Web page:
She may be Pretty… but She’s not Beautiful

Have you ever got your hands on a photo of a young girl and another one of the same girl… but in her teen years? If yes, then surely you must have noticed how more beautiful she looks in the former than in the latter. Why? Because when she was young make-up would not touch her face, but when she became a teenager, then all beauty became buried under an artificial mask. This is a reality for most girls nowadays.

Riding the bus everyday, like myself, will suffice for one to do some observation of those around him. One can clearly see many girls wearing excessive amounts of make-up just to go for a lecture at university. Red lipstick, mascara, foundation, eye shadow and plenty of other artificial products whose technical jargon is certainly not in my limited cosmetic vocabulary. Aren’t all these products too much just to sit for a lecture on a Monday morning? Apart from thinking about the great lack of moderation, I cannot help imagining the time it takes to perform that cosmetic ceremony every morning. However, even more frightening is the thought that some of these people are unable to go beyond the front doorstep looking, simply, as they really look.

Do these girls actually see themselves that ugly that they need to splash such excessive amounts of make-up on their faces? And who decides whose ugly and whose beautiful? Is there any aesthetic government now too? Well, honestly, there may be one … and it’s called ‘the media’. The media feeds us with the clichés of how a ‘pretty’ girl might be but not really what female beauty consists of. Beauty is something natural, a gift of nature, in which I truly believe the hand of God works to create unique masterpieces. And as Plato would say ‘Being is more beautiful than imitating.’

True beauty needs no cosmetic intervention to enhance it. It is just there and another person can appreciate it. Mind you, it takes the right person since beauty is still a subjective concept and not everyone will agree on what is beautiful or not. Yet I do hold that every human being, every girl has her specific beauty and within the right social interaction, that beauty will be appreciated. There is no need for artificial products to alter that appearance so that it matches some other presented as an ideal by the media and expected to be consumed without question. The concept of individuality based on natural differences is lost when all the girls you meet in one day apparently look within the same style of that model whose edited image appears on a magazine.

As always, make-up and cosmetics are not the true problem. The problem are the class of people [mostly women, and I’m targeting teenage girls in particular in this article] who make ridiculously excessive use of them and simply reverse the whole reason why cosmetics were invented. Putting on a limited amount of make-up for a dinner or an outing may enhance a girl’s natural beauty. Tormenting the skin daily with chemicals and ending up with abominable results needs to be the true subject of concern.

Having a parent dictating to  a sixteen or eighteen year old how much make-up she puts is next to futile. An effective and better solution would be to educate these girls [even by their parents] to simply think and clearly reason out  their actions. Coming to terms with one’s appearance helps build up confidence in oneself and better appreciation for the natural gifts God provided every person with.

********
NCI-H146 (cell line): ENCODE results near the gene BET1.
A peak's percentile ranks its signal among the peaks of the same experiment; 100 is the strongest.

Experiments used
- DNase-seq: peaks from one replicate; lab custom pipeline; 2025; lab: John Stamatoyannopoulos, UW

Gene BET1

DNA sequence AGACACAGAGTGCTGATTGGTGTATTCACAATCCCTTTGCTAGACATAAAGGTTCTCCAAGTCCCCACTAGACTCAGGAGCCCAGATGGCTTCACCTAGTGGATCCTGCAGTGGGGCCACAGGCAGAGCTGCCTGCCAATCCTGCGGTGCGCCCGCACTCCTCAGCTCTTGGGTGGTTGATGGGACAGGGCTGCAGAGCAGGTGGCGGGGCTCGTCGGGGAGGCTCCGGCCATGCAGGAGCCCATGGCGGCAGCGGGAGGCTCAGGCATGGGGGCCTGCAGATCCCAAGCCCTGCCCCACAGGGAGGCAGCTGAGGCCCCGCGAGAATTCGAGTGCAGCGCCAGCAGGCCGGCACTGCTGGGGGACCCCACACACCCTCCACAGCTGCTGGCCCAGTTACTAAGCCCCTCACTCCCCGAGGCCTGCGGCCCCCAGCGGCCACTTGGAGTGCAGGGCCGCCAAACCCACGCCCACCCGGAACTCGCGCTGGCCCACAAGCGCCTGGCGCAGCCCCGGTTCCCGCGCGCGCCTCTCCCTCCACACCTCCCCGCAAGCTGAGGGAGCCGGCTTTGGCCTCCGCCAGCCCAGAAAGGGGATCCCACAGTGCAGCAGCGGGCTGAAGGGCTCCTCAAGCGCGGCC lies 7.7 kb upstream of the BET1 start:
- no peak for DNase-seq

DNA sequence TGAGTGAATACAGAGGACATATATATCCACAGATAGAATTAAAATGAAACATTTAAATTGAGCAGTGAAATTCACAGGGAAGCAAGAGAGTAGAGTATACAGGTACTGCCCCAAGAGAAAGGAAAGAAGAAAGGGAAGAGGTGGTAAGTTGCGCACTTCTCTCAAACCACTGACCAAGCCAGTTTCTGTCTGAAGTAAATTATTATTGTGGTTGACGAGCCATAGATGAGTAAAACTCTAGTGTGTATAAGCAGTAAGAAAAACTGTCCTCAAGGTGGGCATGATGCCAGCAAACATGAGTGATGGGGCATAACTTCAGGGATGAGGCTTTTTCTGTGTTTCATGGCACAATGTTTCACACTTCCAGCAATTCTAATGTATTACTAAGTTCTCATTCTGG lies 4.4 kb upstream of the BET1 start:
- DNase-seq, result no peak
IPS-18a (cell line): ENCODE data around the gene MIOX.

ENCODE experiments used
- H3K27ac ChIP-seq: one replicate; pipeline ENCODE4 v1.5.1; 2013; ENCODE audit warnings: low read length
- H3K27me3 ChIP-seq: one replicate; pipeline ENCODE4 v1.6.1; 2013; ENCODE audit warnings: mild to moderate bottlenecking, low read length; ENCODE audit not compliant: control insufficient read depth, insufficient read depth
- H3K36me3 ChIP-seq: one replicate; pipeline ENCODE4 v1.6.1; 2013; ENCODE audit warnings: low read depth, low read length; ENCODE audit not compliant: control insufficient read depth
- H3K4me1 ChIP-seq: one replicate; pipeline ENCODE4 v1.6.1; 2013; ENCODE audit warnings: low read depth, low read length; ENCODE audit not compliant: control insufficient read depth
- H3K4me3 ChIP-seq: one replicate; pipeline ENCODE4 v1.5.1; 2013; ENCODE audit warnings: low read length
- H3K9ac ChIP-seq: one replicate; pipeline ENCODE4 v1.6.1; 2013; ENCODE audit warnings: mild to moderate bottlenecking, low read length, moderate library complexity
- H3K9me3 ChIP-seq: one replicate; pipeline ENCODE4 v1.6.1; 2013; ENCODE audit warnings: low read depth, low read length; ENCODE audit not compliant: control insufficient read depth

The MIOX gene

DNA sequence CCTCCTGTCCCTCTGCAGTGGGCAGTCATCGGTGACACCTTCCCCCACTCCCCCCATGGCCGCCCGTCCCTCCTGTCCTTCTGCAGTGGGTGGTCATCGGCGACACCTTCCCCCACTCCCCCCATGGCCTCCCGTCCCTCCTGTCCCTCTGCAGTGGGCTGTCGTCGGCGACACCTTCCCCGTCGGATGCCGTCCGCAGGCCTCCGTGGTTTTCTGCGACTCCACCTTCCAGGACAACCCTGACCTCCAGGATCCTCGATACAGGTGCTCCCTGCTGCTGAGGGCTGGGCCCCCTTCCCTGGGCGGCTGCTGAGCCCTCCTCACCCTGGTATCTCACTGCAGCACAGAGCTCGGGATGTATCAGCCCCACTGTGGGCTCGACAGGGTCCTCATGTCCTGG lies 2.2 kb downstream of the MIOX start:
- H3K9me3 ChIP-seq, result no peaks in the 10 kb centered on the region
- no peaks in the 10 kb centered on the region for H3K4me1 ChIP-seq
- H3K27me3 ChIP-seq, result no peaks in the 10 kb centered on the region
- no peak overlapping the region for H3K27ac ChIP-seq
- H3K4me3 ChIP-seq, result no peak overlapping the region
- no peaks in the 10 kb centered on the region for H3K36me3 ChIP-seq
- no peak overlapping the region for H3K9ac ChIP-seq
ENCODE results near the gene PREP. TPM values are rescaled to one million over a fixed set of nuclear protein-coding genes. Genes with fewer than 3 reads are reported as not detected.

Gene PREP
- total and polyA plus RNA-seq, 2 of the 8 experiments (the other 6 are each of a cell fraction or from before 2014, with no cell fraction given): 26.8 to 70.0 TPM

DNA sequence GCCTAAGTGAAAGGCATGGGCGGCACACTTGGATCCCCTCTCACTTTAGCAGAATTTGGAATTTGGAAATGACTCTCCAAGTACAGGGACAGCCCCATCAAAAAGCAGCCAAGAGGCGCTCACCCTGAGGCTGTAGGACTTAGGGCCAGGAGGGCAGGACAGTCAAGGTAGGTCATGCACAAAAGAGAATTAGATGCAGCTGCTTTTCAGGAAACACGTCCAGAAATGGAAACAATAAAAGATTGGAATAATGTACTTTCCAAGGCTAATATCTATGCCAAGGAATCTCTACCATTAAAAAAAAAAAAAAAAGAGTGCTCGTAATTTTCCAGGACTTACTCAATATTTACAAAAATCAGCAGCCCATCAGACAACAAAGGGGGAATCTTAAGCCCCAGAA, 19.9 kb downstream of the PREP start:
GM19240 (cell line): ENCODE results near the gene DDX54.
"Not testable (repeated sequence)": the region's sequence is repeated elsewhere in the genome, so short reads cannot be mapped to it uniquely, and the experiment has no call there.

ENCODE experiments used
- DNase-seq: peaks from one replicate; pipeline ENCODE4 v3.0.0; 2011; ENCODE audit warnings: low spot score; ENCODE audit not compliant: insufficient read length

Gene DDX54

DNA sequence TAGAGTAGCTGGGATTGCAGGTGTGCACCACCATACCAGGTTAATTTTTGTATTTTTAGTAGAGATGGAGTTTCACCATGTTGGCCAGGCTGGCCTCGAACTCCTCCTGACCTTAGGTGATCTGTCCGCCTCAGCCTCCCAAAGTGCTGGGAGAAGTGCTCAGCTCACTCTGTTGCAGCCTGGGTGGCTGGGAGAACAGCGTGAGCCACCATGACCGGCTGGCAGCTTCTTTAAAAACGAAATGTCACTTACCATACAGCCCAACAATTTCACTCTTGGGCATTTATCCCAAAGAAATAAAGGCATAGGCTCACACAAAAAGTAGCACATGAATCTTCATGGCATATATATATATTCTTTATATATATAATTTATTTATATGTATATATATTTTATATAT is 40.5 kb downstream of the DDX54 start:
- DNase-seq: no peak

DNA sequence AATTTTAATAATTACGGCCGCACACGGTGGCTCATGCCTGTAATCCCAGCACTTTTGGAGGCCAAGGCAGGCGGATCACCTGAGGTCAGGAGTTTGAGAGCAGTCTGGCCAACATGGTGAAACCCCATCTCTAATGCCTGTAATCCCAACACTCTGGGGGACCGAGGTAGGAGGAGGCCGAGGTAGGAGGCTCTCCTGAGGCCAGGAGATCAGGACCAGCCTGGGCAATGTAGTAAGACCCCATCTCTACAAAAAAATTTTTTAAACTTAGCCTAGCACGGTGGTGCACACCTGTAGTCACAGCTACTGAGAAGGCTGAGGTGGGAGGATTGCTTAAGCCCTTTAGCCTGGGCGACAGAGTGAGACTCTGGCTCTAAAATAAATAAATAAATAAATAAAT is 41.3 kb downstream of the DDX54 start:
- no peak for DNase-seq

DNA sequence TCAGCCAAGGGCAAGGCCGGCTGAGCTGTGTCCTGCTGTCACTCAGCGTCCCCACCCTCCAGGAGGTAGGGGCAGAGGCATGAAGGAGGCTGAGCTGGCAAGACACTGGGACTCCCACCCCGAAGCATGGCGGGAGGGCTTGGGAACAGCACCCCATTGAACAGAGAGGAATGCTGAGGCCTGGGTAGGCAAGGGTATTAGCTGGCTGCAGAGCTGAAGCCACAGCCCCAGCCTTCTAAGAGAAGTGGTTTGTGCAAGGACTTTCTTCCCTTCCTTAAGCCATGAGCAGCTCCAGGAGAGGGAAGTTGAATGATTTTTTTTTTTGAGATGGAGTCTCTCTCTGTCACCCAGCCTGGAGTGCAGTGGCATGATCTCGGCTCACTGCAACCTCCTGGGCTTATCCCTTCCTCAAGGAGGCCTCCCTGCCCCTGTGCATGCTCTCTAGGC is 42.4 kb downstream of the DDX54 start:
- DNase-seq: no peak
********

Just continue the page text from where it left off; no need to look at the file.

6 thoughts on “She may be Pretty… but She’s not Beautiful

  • Reply Jennifer Colombo 16th November 2013 at 1:17 pm

    I think women should be left alone, whether they put on make-up or not. I find that you are overgeneralising (bordering offensive) that you think all women ‘plaster’ on make-up due to their insecurity and lack of confidence. I use make-up almost everyday, I take good care of my skin and I don’t care if some man (or woman for that matter) doesn’t like my bright red lipstick or think that it’s inappropriate. For me make-up means self-expression, I adapt it to my outfit and to what I feel like looking. As a woman I feel that I am lucky (yes, LUCKY) that I have the CHOICE to put on make-up, colour my hair and change whatever I like. Nowadays men and women have the option of safe cosmetic surgery too. For me, as long as they are doing it for the right reasons and not out of pressure, it shouldn’t bother anyone. Oh and by the way, I feel confident to go out without make-up too, and have nothing against people who opt to not use it at all. Live and let live…

  • Reply Ludwig Camilleri 17th November 2013 at 8:33 am

    Well, firstly why should ‘women’ be left alone? That’s “bordering” feminism I guess. Women are humans too and thus not exempt from criticism. Your argument to “Live and let live” is tantamount to a very boring lifestyle. In life one needs to “Question everything” and see if there is any logical argument behind a person’s action. That’s what I want to do, help these females THINK and not just feel lucky. What do you want to express with artificial chemicals? Isn’t individuality inherent in every human? From a non-critical viewpoint, you are not seeing the full you and many others are caught in. Personally, you think you have choices to wear whatever make-up you like and you think that nothing affects you. Yet you probably still buy certain ‘brands’ of cosmetics, the ones advertised on the media. I have never seen a girl that looks extremely different from the ‘trend’ at any moment. We are all under the control of the media but when, a person like you, thinks s/he is the leader of himself, then s/he has been fully trapped. Then your argument of self-expression falls because with that style of cosmetics you will be expressing a once swallowed image in your mind from those who set the trend; the media. But then you shun off social control [you don’t care if your loud make-up is inappropriate], you don’t take notice of people looking grimly at you. So the control of the community over its members in order to keep certain values has been lost to an institution like the media.